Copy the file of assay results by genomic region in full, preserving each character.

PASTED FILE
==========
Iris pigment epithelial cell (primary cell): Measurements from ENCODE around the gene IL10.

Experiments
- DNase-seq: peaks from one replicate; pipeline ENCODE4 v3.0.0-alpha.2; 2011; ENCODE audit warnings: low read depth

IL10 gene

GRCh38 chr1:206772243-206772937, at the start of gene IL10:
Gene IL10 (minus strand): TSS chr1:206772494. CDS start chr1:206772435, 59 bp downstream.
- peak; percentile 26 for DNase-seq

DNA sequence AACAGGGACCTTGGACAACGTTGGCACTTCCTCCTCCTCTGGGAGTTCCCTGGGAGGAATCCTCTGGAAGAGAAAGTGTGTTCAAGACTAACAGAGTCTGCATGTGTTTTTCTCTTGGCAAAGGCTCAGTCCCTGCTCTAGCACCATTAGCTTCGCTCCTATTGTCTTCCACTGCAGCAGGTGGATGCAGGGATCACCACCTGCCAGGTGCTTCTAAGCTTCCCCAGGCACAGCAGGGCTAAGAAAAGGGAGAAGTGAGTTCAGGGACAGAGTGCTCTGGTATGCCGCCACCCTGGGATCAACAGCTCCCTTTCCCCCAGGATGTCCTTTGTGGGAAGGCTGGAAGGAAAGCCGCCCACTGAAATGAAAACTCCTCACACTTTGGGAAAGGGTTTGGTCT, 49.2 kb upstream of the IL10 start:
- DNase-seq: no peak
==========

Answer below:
Iris pigment epithelial cell (primary cell): Measurements from ENCODE around the gene IL10.

Experiments
- DNase-seq: peaks from one replicate; pipeline ENCODE4 v3.0.0-alpha.2; 2011; ENCODE audit warnings: low read depth

IL10 gene

GRCh38 chr1:206772243-206772937, at the start of gene IL10:
Gene IL10 (minus strand): TSS chr1:206772494. CDS start chr1:206772435, 59 bp downstream.
- peak; percentile 26 for DNase-seq

DNA sequence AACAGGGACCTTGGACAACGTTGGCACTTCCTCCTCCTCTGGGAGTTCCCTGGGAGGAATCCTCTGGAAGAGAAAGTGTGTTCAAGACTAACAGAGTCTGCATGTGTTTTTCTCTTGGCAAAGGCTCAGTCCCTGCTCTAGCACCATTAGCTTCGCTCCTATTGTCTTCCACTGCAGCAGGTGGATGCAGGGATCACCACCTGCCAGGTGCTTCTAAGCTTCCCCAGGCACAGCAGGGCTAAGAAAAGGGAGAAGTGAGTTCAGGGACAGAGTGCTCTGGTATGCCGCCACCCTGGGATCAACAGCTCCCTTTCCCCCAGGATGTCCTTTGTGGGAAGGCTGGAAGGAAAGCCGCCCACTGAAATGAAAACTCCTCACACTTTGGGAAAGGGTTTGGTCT, 49.2 kb upstream of the IL10 start:
- DNase-seq: no peak